Right? Yeah. So again, sort of meeting you where you are in your career development because even some of the people who come to us and decide to take our advanced program are actually teachers already and they just want the full, they want the full experience and they want to hear what the Pilati Center has to say as opposed to what their original school was. And so many times a good number of the people in our program are actually already professional teachers. So we're going to get them to do a case study that's going to push their skills at whatever level they're at. So again, it's always going to be just a s, you know, uh, the, the soft around the edge rules so that you, so then we can make it actually be more applicable to your very individual need. Yes. In addition to our undergraduate programs,

Chapter 16

Graduate Level Programs

we also have two graduate level programs, the masters program, and then our mentorship program. And the mentorship program is a little more just, this is very liquid programs.

So Kelly, I'll talk a little bit about that. I'll just tell you a bit about the evolution of the master's program we had since our founding, um, the, the standard teacher training program and then we were looking to see both how to help our graduates continue to grow and also how to fulfill the needs of people from other programs who were interested in may be finding out more about what the Palati center had to say. So they were interested in a bridge program from their program to ours. But at that time in the industry, it wasn't going to work as well. There weren't quite as many classical programs and that transition was going to be very tricky. So we came up with just the master's program, which if you were just a teacher and you had a comprehensive background, there's no evaluation or anything, you can just join the master's program.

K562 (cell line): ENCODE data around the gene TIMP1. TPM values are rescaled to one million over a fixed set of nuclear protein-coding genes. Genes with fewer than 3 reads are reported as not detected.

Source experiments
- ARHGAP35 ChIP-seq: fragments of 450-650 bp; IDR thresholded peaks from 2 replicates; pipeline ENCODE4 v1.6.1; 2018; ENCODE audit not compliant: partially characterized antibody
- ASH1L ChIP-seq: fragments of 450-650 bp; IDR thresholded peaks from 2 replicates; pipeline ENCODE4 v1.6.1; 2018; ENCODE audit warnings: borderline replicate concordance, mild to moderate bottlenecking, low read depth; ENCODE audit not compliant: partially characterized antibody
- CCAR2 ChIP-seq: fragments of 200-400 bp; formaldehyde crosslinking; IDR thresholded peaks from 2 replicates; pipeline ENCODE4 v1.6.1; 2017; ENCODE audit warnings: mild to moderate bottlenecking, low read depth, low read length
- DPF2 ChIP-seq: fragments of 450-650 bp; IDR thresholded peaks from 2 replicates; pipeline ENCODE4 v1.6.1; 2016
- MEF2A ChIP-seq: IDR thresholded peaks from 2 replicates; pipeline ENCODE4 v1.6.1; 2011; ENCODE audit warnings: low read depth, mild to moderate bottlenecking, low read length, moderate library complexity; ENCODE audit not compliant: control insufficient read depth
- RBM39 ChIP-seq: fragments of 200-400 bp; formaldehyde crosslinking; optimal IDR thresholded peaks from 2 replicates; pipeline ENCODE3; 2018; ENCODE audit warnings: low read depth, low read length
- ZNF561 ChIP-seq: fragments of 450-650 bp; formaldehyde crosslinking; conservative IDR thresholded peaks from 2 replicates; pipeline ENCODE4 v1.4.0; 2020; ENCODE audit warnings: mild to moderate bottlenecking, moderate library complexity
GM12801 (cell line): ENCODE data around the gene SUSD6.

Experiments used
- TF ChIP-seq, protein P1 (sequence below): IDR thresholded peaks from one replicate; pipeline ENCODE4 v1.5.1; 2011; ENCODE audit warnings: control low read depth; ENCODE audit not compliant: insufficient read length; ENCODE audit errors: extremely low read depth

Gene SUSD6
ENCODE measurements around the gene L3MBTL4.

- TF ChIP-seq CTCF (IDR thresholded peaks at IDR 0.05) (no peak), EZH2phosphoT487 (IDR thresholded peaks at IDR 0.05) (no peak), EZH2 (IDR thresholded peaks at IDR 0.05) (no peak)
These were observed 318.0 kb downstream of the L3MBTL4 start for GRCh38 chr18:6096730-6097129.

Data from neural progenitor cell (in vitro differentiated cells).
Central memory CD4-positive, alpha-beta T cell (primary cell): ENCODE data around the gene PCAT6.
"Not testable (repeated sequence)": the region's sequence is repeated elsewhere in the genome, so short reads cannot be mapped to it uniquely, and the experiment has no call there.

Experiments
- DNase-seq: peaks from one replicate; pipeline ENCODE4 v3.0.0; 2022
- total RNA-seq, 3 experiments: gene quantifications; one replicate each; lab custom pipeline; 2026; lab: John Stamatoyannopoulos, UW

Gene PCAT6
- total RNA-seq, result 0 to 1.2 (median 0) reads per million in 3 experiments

And that really is just continuing education, just workshops that you would take over time, um, all over the place with our grads so that you would get a sense of the philosophy of the Pilati Center. So we came up with that before. We then discovered that a number of people who took the master's program said, I actually think I'll just go back and take your whole program as well. And then we began to see that a number of those people actually did have enough classical background now because those schools were proliferating a little bit more that that we could develop a bridge program. So then the bridge program came next. The master's program is an awesome program and it's extremely flexible, so great in that level.